On 24 October 2008 the International Monetary Fund (IMF) announced it would give aid to Iceland worth about $2.1bn (£1.3bn). Also known as ‘Bloody Friday’ because many of the world’s stock exchanges saw the worst falls in their history; stock markets plummeted amidst growing fears that a deep global recession is imminent. The day just 15 weeks before the recession and redundancy hit me personally.
But that’s not what happened to me that day.
What really happened on 24 October 2008 …
I was Global Head of IT Customer Service in a City law firm. It was a US law firm but the marketing department’s preferred description was “international law firm”. Hence why my job was based in Chicago although I was based in London.
At the time, I was Chair (and one of the founding members) of the UK Document Excellence Group (UKDEG), a not-for-profit user group. UKDEG’s aim was to promote knowledge and collaboration on document production. When you think about it, basically that’s what lawyers get paid for – to produce documents.
In a law firm, everybody is involved some way in producing high quality legal documents. You might be the lawyer providing the wording; you might be the document production specialist creating the document; you might be the developer who designed the Word templates; you might be the technology manager who ensures the document management system is secure.
At the end of the day, we have a common goal – to produce quality legal documents that serve our clients.
As UKDEG Chair, it was my role to organise fantastic events to facilitate knowledge-sharing and networking. After 3 or 4 years, UKDEG partnered with Tikit, a leading legal software provider to run Word Excellence Days.
On this day, as Chair, I was asked to host the Word Excellence Day on 24 October 2008. The theme was document comparison which is key function. Lawyers will often work on multiple versions of the same document and being able to compare the versions accurately is vital. In the past this was done ‘by eye’ or 100s of post-it notes. Today technology does it for you. On this day, we organised a very popular ‘vendor shootout’ between the two leading suppliers of document comparison software. And I was due to host the shootout. Sounds easy enough? Give both sides equal opportunity to answer questions.
By this stage in my career, I was no longer a techy geek developer. I was responsible for service delivery, customer service, soft skills training and internal communications. I was UKDEG Chair because I was brilliant at organising events and I loved networking.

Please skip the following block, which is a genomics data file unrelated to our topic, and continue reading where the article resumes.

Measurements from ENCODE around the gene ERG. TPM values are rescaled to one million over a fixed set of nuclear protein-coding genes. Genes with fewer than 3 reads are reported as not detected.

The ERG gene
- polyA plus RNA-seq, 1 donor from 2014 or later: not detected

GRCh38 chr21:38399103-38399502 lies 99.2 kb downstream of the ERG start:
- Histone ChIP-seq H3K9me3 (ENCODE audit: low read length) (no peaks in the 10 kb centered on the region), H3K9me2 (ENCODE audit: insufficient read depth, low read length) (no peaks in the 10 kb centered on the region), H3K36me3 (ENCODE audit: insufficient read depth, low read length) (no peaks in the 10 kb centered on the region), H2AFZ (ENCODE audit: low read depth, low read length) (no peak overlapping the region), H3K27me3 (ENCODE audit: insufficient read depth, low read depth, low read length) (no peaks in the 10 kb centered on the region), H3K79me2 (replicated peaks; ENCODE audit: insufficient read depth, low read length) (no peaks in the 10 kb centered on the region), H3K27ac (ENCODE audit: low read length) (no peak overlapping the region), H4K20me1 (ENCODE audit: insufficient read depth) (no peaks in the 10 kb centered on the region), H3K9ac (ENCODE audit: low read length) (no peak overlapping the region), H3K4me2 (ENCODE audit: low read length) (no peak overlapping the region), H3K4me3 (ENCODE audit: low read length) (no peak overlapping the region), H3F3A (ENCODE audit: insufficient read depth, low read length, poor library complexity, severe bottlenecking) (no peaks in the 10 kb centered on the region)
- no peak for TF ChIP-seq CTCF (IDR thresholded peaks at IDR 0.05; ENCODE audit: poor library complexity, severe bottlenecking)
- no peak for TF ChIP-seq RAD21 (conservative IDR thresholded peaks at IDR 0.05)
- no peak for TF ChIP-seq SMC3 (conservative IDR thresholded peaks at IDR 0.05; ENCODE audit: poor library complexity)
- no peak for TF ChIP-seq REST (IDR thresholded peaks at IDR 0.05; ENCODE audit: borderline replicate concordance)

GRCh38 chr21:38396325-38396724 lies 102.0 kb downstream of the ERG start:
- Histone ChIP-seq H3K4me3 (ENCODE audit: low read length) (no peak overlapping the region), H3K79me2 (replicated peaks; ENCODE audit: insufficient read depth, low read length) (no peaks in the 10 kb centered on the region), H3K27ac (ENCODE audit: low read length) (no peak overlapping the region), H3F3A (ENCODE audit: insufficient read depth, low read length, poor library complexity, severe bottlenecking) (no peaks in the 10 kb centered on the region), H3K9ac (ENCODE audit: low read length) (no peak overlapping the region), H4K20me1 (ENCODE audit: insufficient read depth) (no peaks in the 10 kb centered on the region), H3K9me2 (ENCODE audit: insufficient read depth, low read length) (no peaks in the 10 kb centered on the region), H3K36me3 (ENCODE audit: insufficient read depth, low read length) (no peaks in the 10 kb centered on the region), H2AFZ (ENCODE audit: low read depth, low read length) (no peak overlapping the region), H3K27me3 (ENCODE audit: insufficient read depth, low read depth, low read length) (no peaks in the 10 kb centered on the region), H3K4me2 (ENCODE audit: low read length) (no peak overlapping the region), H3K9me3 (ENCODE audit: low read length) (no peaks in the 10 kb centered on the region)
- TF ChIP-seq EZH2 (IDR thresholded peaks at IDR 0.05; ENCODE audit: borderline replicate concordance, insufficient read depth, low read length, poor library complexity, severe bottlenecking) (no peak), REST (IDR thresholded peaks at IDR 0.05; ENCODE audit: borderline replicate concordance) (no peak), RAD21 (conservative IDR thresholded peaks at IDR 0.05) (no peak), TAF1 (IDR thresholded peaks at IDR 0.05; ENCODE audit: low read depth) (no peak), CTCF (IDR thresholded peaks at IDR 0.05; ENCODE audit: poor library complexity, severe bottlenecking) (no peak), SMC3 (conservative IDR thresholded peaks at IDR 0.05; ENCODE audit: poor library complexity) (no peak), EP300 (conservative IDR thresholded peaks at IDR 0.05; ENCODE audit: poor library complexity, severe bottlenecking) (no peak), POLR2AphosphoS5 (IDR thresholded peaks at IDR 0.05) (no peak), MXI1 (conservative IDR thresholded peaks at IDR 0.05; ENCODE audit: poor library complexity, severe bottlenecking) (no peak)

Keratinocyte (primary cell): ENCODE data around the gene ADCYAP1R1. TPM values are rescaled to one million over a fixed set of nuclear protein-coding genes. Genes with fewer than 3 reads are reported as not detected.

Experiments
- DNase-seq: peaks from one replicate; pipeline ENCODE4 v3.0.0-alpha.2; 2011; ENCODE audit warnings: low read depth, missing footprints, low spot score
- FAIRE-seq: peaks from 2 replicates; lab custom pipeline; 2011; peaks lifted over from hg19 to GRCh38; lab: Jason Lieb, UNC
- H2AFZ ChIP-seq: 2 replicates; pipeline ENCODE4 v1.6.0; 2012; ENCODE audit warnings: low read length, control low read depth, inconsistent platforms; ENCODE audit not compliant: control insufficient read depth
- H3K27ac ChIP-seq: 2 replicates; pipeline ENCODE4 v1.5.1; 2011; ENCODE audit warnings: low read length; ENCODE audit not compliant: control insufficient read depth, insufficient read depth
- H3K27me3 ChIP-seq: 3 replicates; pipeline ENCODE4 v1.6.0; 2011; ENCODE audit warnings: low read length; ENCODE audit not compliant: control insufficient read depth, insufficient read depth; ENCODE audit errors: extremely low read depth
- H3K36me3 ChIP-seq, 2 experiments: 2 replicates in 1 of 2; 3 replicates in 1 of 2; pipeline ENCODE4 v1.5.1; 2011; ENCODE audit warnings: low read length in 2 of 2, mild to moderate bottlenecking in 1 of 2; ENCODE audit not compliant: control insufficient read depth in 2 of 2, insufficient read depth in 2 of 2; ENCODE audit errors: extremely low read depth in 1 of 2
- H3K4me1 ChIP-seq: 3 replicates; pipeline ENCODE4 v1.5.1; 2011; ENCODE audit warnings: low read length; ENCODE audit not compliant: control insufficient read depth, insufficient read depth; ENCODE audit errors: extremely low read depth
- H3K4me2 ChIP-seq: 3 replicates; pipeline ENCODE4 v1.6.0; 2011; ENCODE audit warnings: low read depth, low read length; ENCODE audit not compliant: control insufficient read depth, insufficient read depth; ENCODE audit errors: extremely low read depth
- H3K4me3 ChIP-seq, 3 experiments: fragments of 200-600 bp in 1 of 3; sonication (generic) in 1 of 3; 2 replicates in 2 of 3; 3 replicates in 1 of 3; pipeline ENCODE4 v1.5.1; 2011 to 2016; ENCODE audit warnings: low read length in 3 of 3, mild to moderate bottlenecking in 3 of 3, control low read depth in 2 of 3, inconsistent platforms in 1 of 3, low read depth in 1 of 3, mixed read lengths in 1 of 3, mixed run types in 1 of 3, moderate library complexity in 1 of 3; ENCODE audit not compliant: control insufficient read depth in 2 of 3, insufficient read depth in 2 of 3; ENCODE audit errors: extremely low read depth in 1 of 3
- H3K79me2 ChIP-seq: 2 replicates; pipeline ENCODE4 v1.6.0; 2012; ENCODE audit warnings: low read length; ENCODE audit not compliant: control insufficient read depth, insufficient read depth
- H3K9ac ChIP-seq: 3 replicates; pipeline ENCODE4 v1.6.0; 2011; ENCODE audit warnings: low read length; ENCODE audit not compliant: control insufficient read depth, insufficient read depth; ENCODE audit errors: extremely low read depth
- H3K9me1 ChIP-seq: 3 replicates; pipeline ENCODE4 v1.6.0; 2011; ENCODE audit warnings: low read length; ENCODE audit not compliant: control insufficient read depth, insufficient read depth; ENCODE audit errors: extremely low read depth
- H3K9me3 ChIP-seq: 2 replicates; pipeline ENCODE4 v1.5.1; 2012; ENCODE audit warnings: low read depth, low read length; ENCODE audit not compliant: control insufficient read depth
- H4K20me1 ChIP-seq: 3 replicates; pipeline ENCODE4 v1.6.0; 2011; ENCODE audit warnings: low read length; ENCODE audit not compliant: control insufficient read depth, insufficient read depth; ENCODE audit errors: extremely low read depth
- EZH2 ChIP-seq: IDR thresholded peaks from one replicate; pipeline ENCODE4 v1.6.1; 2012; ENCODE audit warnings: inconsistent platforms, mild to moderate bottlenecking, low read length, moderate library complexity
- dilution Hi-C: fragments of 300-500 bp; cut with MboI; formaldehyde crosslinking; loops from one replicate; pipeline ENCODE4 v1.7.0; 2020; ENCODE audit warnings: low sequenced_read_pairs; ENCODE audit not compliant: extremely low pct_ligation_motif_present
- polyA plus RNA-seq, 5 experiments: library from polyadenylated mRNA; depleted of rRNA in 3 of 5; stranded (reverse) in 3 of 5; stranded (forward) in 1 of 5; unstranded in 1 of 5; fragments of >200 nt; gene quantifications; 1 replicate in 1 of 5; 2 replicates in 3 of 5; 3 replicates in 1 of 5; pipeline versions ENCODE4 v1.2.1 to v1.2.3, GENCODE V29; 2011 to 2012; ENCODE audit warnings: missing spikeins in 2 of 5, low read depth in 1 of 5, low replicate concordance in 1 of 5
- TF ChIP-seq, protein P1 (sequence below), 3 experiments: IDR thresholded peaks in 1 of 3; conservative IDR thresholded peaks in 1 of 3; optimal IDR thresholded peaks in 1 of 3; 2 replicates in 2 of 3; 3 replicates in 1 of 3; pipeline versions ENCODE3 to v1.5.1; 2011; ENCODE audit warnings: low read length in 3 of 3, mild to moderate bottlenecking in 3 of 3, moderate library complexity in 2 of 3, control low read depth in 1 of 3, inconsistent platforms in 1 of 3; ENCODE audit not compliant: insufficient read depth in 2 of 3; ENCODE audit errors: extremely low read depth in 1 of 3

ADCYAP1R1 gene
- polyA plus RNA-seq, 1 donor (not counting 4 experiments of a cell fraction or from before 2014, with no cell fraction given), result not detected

What happened next took me by surprise
The debate on document comparison starts. We have representatives from two different vendors. Let’s call them Frank and David. Frank is a loud, boisterous and excitable chap. David is calm, methodical and quiet. The contrast in styles and personality was extreme.
Frank literally jumped up and down with excitement about the amazing new features in his product. Whereas David explained calmly and simply the benefits of his product.
I was familiar with both products however in my professional role, I was most interested in the user interface: ease of use for the lawyers.
As the debate continued, Frank grew louder and louder, and David became even more calm. The questions being thrown at the panel were completely over my head. I didn’t understand the questions and I had absolutely no understanding of the answers provided.
Massively out of my comfort zone
I was massively out of my comfort zone. Here I was standing up at the front of a room of 100 technologists, lawyers and journalists. Expectations of chairing a professional and rational debate weighed heavily. I couldn’t respond to any of their ripostes – they could have been talking Japanese and I would have been none the wiser.
I simply had to focus on staying calm, centred and professional. My responses to their very technical explanations:
“That’s an interesting thought David, thank you. Frank, what would you like to add?” or “Yes that’s certainly one viewpoint Frank. What about you David?”
People laughed. I was confused. Did I say something funny? Am I making a fool of myself? I could feel the heat in my face rising.
“Stay calm” I told myself. “Stay calm. Focus on the time. How many more minutes to keep going?” I was known as the Wicked Witch of Timekeeping because I never let a session run over time.
Time was up
Time was up. “Thank you so much David and Frank for such a fascinating discussion. Some really pertinent insights and I’m sure everybody is going away with food for thought.” I didn’t have a clue what they’d been talking about!
Afterwards, so many people came up and congratulated me for handling the debate so professionally and so calmly. The laughter was because people could see the comedy of the two contrasting personalities.
Every time I think of this story, I smile and think of Frank and David. Two people absolutely passionate about their product; yet sharing their passion and telling their story in two very different ways.
The day that changed my life.
That day changed my life. That’s when I realised that I have an inner strength and confidence which allows me to stay calm and remain professional even if I didn’t have a clue what was going on around me. Stay calm, stay centred, focus on the goal. This inner strength is a gift and one which I love to share with others.
What about you? What’s your story of a similar situation when you have felt massively outside your comfort zone. I’d love you to leave a comment below.